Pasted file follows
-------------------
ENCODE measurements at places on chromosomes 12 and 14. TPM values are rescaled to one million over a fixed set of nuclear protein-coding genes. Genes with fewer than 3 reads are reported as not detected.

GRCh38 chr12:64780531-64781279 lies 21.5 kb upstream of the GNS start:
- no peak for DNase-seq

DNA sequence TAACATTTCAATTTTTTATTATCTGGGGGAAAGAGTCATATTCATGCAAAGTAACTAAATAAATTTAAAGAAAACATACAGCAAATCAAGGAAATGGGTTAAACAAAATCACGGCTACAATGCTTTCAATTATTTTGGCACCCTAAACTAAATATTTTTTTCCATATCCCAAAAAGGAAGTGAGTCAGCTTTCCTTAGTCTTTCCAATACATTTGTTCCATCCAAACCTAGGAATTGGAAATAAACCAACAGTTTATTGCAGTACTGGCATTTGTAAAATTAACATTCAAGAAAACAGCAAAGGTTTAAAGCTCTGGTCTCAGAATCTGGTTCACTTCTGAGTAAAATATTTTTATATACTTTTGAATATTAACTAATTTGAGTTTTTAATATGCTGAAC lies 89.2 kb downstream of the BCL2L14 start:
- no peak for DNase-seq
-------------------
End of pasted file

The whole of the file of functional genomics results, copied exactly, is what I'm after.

ENCODE measurements at places on chromosomes 12 and 14. TPM values are rescaled to one million over a fixed set of nuclear protein-coding genes. Genes with fewer than 3 reads are reported as not detected.

GRCh38 chr12:64780531-64781279 lies 21.5 kb upstream of the GNS start:
- no peak for DNase-seq

DNA sequence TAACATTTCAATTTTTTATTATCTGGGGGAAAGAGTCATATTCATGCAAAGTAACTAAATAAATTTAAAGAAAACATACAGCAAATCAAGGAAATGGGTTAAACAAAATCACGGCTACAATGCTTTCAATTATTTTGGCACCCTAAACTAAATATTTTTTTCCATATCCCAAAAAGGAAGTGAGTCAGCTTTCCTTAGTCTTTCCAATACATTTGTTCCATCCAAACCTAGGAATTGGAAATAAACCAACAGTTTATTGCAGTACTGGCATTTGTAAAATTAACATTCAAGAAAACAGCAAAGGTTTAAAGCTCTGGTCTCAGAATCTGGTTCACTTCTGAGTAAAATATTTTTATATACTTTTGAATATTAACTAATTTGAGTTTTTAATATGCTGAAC lies 89.2 kb downstream of the BCL2L14 start:
- no peak for DNase-seq